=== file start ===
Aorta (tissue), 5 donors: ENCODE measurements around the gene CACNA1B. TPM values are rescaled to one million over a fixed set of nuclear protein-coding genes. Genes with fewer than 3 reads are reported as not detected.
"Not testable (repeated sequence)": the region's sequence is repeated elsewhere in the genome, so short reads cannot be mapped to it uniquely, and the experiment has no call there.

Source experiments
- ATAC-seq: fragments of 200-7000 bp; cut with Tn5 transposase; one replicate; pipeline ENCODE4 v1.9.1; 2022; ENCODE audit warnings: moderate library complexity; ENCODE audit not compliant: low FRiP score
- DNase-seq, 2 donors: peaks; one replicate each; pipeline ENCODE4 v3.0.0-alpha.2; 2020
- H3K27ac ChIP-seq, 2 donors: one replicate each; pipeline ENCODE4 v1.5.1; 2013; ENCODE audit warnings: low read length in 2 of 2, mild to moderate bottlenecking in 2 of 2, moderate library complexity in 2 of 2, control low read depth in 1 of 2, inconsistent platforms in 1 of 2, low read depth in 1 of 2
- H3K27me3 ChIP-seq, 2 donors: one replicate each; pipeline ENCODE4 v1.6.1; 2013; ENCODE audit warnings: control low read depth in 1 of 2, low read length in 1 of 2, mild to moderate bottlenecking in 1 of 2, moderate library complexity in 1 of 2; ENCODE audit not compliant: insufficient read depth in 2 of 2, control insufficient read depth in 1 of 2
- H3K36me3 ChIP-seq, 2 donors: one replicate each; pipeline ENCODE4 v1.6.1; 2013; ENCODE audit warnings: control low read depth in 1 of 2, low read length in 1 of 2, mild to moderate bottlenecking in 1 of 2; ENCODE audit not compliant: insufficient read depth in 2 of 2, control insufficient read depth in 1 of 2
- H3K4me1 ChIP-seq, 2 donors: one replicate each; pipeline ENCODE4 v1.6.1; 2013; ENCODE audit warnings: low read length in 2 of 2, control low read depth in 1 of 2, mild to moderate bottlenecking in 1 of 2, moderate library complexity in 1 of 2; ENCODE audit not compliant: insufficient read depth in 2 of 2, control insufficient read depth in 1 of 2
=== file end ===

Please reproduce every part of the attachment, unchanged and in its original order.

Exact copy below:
Aorta (tissue), 5 donors: ENCODE measurements around the gene CACNA1B. TPM values are rescaled to one million over a fixed set of nuclear protein-coding genes. Genes with fewer than 3 reads are reported as not detected.
"Not testable (repeated sequence)": the region's sequence is repeated elsewhere in the genome, so short reads cannot be mapped to it uniquely, and the experiment has no call there.

Source experiments
- ATAC-seq: fragments of 200-7000 bp; cut with Tn5 transposase; one replicate; pipeline ENCODE4 v1.9.1; 2022; ENCODE audit warnings: moderate library complexity; ENCODE audit not compliant: low FRiP score
- DNase-seq, 2 donors: peaks; one replicate each; pipeline ENCODE4 v3.0.0-alpha.2; 2020
- H3K27ac ChIP-seq, 2 donors: one replicate each; pipeline ENCODE4 v1.5.1; 2013; ENCODE audit warnings: low read length in 2 of 2, mild to moderate bottlenecking in 2 of 2, moderate library complexity in 2 of 2, control low read depth in 1 of 2, inconsistent platforms in 1 of 2, low read depth in 1 of 2
- H3K27me3 ChIP-seq, 2 donors: one replicate each; pipeline ENCODE4 v1.6.1; 2013; ENCODE audit warnings: control low read depth in 1 of 2, low read length in 1 of 2, mild to moderate bottlenecking in 1 of 2, moderate library complexity in 1 of 2; ENCODE audit not compliant: insufficient read depth in 2 of 2, control insufficient read depth in 1 of 2
- H3K36me3 ChIP-seq, 2 donors: one replicate each; pipeline ENCODE4 v1.6.1; 2013; ENCODE audit warnings: control low read depth in 1 of 2, low read length in 1 of 2, mild to moderate bottlenecking in 1 of 2; ENCODE audit not compliant: insufficient read depth in 2 of 2, control insufficient read depth in 1 of 2
- H3K4me1 ChIP-seq, 2 donors: one replicate each; pipeline ENCODE4 v1.6.1; 2013; ENCODE audit warnings: low read length in 2 of 2, control low read depth in 1 of 2, mild to moderate bottlenecking in 1 of 2, moderate library complexity in 1 of 2; ENCODE audit not compliant: insufficient read depth in 2 of 2, control insufficient read depth in 1 of 2